As John Logan’s “Penny Dreadful” returns for Season 3, Vanessa Ives — the all-powerful medium played to utter perfection by the captivating Eva Green — has become a recluse. Green plays ravenous just as enticingly as she portends possession, and it’s in these enthralling details that “Penny Dreadful” works better, perhaps, than it should.
After all, the Showtime horror series, which could read like bibliophile fan fiction if it weren’t so damn gorgeous (and cleverly plotted), ended last season with Green chanting in tongues to a ventriloquist doll designed to look just like her — and be her equal in power. Throw in Hartnett’s wild werewolf storming in as scorpions crawl out of the dummy’s shattered face (I guess it wasn’t so powerful after all), slicing open the throat of another medium who’s threatening Vanessa, and you were caught in a firestorm of over-the-top action.
Yet Logan must have wisened quickly to his madcap impulses, capping them within the finale’s first 20 minutes and devoting the rest of the episode to grounded character expansion, as each said goodbye to someone, something or both before the sophomore effort wrapped up in tender fashion. But for as well as that worked for Season 2’s final hour, Season 3’s disconnected starting point felt troublesome, as it becomes clear it could be some time before anyone — let alone everyone — gets back together.
The latter half of the Season 2 finale focused on the core group of “good guys” going their separate ways: Sir Malcolm (Timothy Dalton) sailed away to bury Sembene (Danny Sapani). Ethan (Josh Hartnett) was extradited to America to stand trial/be hung for his many crimes on both continents. Victor Frankenstein (Harry Treadaway) reserved himself to a life of lovelorn loneliness, as the partner he created for his first monster, John Clare (Rory Kinnear), spurned both the creature and its creator in favor of Dorian Gray (Reeve Carney) — turns out Lily (Billie Piper) aspired to more devious dreams than Frankenstein or his monster.
That left Green’s character, who, by the end of Season 2, had rebuked Ethan’s advances and then tried to give into them. Alas, it was too late, and his mysterious departure combined with the past losses she’s suffered drove her to become sequestered.
Purposefully distancing characters from each other to such literal and figurative extremes can sometimes feel like desperation. While disconnected from the dark, period genre of “Penny Dreadful,” “The O.C.” is the example that sticks out as a series so frantic for new plot lines, it ruined itself seasons too early by breaking up the core four. Similar complaints have been lodged against “The X-Files” for breaking up Mulder and Scully, “Parks and Recreation” in its final season and “Arrested Development” Season 4 (the Netflix year, as it’s known).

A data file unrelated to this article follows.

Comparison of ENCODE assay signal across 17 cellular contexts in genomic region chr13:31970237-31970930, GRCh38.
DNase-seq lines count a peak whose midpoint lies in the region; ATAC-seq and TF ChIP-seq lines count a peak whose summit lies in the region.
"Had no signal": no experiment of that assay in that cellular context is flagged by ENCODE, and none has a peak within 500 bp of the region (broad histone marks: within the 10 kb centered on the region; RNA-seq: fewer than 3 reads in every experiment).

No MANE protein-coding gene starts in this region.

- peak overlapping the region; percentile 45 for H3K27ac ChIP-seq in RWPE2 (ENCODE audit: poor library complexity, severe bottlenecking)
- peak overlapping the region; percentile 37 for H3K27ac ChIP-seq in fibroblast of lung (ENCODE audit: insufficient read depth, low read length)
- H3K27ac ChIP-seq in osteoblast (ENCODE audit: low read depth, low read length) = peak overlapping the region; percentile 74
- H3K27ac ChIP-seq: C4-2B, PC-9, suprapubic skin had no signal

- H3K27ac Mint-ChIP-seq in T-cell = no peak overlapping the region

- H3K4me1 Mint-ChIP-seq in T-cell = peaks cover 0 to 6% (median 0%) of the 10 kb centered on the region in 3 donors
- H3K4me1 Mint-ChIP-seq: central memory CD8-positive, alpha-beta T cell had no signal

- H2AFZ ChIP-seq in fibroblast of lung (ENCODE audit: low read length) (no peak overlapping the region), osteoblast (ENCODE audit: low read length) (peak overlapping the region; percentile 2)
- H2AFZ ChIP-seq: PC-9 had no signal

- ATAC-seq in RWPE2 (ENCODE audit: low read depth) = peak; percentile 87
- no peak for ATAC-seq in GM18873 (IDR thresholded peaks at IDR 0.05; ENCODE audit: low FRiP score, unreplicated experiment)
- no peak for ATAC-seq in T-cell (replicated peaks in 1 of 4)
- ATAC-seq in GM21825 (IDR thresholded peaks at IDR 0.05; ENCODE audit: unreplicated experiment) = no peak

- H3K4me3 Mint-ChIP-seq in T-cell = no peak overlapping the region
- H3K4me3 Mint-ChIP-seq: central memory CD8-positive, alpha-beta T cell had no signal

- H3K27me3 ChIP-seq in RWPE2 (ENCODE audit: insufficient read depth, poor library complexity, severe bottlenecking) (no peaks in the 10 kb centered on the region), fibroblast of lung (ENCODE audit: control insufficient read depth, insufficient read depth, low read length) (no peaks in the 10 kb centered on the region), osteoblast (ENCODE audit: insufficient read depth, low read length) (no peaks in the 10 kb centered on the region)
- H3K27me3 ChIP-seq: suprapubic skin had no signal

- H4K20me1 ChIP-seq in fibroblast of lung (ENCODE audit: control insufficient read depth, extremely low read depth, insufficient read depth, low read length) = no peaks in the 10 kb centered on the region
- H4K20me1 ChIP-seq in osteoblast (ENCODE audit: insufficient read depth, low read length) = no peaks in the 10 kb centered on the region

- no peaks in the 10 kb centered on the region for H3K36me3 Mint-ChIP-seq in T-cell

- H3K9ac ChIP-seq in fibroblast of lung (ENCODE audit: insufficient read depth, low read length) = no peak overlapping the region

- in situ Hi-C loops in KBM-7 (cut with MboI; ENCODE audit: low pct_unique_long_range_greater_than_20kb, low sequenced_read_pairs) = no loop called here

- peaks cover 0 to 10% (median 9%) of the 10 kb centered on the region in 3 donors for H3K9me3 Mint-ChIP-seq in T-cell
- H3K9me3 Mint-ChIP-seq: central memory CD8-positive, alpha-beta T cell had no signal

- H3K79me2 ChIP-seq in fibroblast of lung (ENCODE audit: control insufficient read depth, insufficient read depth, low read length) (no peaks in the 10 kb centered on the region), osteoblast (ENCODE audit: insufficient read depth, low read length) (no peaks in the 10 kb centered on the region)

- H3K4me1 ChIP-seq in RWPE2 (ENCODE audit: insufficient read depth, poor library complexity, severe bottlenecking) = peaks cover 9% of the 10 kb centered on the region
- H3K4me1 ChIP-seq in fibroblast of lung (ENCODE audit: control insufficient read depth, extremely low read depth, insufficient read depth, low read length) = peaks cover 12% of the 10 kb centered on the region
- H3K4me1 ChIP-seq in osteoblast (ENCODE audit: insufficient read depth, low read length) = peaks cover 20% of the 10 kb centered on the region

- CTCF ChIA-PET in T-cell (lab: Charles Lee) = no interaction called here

While “Penny Dreadful” has always functioned as an ensemble built of strong individual pieces, we saw the true potential of the cast when they were forced into group during Season 2. The new season properly notes this loss, as the house they all met and/or resided within is promptly given a lengthy and haunting montage depicting its empty and decrepit nature. No longer are the unique creations of Logan’s mind — all inspired by literature without being directly connected to trademarked characters — as firmly united as they once were.
And yet this proves no detriment to the series, in part because of the incredible talents of each performer involved, but also thanks to Logan’s rejiggered efforts to set up a truly frightening tease in the first two episodes. Starting with Green and running straight down the line of series regulars, “Penny Dreadful” remains a treasure trove of acting talent. Showtime has pulled out all the stops in past years to get Green, at least, some well-deserved awards recognition, but be it the early May release — which kept Season 1 from qualifying until the following year’s Emmys, when Season 2 actually aired enough episodes to make a run on its own — or the general genre bias against horror shows (except “American Horror Story,” apparently), “Penny Dreadful” has come up empty-handed.
It’s not for lack of merit. While I could spend 1,000 words singing the praises of the cast without dropping one superfluous adjective — and I may do just that during this long, ongoing Emmys season — those who watch know the talent within, and this season these thespians are relied upon to carry plot lines crafted singularly for each of them. Logan’s trust is justified, but “Penny Dreadful” has never merely been an actors’ showcase. Season 3’s American-set storyline breaks things up nicely with some classic western elements mixed in with the show’s established creature horrors, and the aesthetics of the production have never looked better. Always willing to experiment with enticing character crossovers, Logan also cleverly incorporates a partnership between Dr. Frankenstein and Dr. Jekyl. But his true masterstroke comes in the slow roll out of a yet-to-be-announced “big bad,” which makes the endings of both new episodes truly terrifying.
Will the good guys have to unite to stop him? Perhaps, but until they do, we’ll be just fine enjoying this lavish and beloved blend of stories.